The most insightful defenders of the liberal international order—G. John Ikenberry is a good example—acknowledge that the era of American primacy is coming to a close. However, for two reasons, they claim the United States can cling to a kind of zombie hegemony where the rules, norms, and institutions embodied in Pax Americana can outlive the decline in U.S. power. First, they claim that the international order is “rules-based” and that all states that join benefit. This overlooks a vital point: in international politics, who rules makes the rules. Certainly, the benefits of post-1945 international order were distributed widely. However, it was the United States that gained the most, which is exactly what Washington intended when it designed the postwar system.

Second, it is claimed that China will not challenge or overturn the liberal international order, because it rose geopolitically and economically within that system. China, indeed, has risen within the Pax Americana but it has not emerged as a great power for the purpose of preserving it. An increasingly powerful China will do what rising challengers invariably do: it will seek to remake the international order to reflect its own interests, norms and values—not those of the United States.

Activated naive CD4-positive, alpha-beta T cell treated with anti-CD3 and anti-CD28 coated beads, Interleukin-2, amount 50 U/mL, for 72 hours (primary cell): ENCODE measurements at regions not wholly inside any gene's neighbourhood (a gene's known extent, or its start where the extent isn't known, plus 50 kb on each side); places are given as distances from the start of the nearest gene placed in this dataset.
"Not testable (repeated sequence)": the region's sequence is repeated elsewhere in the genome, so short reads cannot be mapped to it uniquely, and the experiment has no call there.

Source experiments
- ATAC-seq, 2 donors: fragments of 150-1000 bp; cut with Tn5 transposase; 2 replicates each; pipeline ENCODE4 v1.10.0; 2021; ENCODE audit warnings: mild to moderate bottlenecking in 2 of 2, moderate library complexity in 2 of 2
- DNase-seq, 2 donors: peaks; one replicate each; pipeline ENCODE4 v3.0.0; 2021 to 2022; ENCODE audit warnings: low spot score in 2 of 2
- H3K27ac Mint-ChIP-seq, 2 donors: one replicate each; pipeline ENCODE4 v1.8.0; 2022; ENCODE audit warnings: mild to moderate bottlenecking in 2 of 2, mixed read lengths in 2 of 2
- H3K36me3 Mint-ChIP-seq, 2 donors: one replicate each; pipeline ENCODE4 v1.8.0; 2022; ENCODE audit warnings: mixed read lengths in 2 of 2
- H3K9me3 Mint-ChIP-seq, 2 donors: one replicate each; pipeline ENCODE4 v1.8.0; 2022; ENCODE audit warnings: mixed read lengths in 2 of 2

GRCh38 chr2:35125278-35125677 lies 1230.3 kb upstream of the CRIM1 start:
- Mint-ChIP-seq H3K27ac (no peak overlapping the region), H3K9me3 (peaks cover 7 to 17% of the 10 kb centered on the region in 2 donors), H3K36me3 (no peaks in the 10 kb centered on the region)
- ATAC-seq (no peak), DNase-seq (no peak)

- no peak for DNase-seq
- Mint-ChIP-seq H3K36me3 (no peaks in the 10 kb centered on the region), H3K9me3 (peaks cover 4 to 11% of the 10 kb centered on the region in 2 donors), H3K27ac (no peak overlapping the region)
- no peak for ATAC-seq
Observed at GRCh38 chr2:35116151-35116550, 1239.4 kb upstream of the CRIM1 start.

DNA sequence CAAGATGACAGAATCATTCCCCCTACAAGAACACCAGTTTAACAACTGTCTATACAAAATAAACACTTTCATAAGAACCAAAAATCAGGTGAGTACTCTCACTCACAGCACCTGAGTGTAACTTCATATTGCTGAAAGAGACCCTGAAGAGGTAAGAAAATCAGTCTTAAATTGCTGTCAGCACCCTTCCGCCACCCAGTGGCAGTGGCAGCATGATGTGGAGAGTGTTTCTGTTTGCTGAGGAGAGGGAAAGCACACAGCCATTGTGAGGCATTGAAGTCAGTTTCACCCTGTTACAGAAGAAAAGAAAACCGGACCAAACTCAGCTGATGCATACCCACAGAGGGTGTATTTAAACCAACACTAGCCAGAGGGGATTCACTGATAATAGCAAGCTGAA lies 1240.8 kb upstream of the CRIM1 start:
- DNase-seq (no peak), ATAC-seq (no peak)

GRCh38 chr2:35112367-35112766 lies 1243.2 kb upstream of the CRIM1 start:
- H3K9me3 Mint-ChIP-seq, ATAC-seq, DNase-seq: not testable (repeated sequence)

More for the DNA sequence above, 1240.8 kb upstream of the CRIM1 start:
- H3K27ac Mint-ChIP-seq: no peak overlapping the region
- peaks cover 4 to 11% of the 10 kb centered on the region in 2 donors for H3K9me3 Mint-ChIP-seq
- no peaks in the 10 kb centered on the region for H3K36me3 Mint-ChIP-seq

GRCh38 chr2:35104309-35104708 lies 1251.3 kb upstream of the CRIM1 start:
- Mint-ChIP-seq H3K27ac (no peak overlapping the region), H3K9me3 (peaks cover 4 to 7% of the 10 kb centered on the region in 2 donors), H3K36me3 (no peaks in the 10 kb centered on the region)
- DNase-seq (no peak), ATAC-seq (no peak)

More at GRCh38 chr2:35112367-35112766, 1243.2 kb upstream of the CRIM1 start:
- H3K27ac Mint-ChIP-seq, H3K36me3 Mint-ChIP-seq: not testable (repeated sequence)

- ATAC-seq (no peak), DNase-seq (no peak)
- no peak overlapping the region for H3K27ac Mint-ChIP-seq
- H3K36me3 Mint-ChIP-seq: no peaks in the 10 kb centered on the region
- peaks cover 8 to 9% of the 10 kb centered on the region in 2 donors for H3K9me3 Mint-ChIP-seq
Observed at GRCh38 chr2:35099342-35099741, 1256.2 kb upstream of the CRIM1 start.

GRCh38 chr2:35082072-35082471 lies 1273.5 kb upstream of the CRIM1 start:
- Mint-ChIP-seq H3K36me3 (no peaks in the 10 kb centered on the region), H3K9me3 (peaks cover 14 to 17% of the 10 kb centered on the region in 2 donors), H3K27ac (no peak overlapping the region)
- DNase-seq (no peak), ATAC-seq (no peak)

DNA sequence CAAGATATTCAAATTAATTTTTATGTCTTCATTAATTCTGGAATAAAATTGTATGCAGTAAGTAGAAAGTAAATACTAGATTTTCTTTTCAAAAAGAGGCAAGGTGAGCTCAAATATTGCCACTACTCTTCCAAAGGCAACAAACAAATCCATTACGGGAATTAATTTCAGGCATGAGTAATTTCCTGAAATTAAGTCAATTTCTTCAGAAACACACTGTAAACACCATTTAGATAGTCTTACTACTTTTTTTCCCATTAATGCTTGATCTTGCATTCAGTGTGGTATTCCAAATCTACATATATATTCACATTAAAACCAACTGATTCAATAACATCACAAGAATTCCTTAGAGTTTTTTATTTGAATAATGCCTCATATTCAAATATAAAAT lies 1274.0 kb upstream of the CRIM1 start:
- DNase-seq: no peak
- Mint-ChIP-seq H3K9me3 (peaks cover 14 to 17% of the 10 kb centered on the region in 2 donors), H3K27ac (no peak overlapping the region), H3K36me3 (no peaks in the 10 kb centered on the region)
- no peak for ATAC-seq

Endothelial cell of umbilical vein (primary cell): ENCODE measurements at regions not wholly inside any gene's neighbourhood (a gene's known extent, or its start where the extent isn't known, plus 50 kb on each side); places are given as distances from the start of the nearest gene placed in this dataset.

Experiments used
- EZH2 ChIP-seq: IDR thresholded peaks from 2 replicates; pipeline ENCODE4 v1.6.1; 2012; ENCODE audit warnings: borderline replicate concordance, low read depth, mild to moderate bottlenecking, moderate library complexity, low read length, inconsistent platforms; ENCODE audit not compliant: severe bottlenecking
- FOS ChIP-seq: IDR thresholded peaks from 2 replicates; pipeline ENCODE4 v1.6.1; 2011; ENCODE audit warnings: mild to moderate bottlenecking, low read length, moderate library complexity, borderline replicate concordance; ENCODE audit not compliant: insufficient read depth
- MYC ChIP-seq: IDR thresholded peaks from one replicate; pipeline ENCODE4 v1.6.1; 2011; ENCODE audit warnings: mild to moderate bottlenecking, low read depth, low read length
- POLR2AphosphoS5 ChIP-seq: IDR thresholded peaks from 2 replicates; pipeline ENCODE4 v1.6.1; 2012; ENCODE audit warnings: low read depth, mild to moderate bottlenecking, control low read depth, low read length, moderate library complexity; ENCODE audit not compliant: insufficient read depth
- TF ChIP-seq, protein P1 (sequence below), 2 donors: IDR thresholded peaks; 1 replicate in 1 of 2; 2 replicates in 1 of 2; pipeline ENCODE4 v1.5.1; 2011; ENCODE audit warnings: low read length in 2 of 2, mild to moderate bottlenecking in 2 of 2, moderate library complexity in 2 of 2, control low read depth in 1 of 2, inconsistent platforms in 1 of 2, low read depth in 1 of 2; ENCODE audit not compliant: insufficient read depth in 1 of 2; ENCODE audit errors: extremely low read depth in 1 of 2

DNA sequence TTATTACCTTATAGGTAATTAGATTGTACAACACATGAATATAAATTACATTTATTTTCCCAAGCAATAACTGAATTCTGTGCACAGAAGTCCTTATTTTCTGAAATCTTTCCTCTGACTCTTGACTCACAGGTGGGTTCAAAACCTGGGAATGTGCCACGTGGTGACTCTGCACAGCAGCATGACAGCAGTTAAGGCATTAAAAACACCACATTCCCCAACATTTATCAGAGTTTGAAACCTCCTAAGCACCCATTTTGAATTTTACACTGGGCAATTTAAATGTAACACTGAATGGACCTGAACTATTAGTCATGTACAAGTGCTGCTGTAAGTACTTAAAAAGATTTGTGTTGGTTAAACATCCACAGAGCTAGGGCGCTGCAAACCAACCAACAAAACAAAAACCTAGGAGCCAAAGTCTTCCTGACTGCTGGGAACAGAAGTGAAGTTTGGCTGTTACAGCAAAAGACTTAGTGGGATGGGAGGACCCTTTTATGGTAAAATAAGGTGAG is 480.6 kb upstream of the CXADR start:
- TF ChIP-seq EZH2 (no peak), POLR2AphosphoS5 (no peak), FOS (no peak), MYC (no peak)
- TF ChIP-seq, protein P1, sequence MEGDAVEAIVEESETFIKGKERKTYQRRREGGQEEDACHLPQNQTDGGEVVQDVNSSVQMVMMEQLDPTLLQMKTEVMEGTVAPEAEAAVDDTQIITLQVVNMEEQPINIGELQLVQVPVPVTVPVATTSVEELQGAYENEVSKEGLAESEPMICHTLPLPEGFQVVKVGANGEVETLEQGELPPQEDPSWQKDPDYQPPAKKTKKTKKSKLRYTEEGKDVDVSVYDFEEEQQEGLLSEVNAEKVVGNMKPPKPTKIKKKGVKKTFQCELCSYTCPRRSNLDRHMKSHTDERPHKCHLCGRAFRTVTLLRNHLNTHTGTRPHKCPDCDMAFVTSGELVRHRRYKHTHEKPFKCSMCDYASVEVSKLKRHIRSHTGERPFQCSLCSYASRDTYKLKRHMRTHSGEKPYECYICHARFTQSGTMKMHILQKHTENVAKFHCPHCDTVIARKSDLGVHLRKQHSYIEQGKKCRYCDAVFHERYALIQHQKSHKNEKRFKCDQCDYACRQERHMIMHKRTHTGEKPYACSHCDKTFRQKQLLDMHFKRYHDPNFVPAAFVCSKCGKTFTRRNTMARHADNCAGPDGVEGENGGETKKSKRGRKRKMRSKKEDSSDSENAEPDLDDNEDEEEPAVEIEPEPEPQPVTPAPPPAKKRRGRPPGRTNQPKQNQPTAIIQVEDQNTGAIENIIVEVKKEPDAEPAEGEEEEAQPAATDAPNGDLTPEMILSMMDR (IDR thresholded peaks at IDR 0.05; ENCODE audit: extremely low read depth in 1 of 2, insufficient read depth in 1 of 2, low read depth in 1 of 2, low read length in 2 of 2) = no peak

Were he alive today, Carr would not be surprised that in East Asia, China is challenging the Pax Americana by pursuing its own claims for regional dominance. Similarly, in eastern Europe, Carr would understand why Moscow is trying to reassert its sway in places that—going back to czarist times—were part of Russia’s sphere of influence. And he would understand why China and other emerging powers are attempting to revamp international institutions and rules by aligning them with emerging power realities, and by constructing an alternative international order that exists parallel to the Pax Americana. The United States needs to adjust to the reality that the balance of forces that underpinned the liberal international order is withering. If it fails to do so, and instead tries rigidly to uphold the fading post-1945 status quo, it risks accelerated relative economic decline at home, and major conflict abroad.